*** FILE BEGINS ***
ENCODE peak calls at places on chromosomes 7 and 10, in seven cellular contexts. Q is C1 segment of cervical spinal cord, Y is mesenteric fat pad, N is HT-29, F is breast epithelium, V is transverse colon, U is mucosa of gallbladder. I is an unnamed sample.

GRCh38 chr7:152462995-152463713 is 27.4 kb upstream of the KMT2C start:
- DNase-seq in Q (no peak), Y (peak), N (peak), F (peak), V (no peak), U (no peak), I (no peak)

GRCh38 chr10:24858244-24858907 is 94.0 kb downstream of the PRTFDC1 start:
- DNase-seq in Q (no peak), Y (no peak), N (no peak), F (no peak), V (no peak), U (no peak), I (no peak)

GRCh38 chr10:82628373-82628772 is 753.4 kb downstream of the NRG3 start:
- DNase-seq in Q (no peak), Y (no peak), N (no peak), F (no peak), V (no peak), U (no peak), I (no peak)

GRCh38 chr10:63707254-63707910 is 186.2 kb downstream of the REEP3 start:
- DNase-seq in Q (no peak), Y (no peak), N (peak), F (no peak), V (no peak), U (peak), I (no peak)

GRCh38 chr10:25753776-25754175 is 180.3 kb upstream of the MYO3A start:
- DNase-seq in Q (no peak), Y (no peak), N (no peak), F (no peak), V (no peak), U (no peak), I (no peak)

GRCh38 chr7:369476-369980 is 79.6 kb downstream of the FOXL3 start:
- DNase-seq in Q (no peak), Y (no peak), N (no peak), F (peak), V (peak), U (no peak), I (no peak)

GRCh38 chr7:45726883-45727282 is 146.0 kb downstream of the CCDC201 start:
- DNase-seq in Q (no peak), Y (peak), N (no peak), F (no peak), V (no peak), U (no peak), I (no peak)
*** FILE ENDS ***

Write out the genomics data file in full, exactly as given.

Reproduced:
ENCODE peak calls at places on chromosomes 7 and 10, in seven cellular contexts. Q is C1 segment of cervical spinal cord, Y is mesenteric fat pad, N is HT-29, F is breast epithelium, V is transverse colon, U is mucosa of gallbladder. I is an unnamed sample.

GRCh38 chr7:152462995-152463713 is 27.4 kb upstream of the KMT2C start:
- DNase-seq in Q (no peak), Y (peak), N (peak), F (peak), V (no peak), U (no peak), I (no peak)

GRCh38 chr10:24858244-24858907 is 94.0 kb downstream of the PRTFDC1 start:
- DNase-seq in Q (no peak), Y (no peak), N (no peak), F (no peak), V (no peak), U (no peak), I (no peak)

GRCh38 chr10:82628373-82628772 is 753.4 kb downstream of the NRG3 start:
- DNase-seq in Q (no peak), Y (no peak), N (no peak), F (no peak), V (no peak), U (no peak), I (no peak)

GRCh38 chr10:63707254-63707910 is 186.2 kb downstream of the REEP3 start:
- DNase-seq in Q (no peak), Y (no peak), N (peak), F (no peak), V (no peak), U (peak), I (no peak)

GRCh38 chr10:25753776-25754175 is 180.3 kb upstream of the MYO3A start:
- DNase-seq in Q (no peak), Y (no peak), N (no peak), F (no peak), V (no peak), U (no peak), I (no peak)

GRCh38 chr7:369476-369980 is 79.6 kb downstream of the FOXL3 start:
- DNase-seq in Q (no peak), Y (no peak), N (no peak), F (peak), V (peak), U (no peak), I (no peak)

GRCh38 chr7:45726883-45727282 is 146.0 kb downstream of the CCDC201 start:
- DNase-seq in Q (no peak), Y (peak), N (no peak), F (no peak), V (no peak), U (no peak), I (no peak)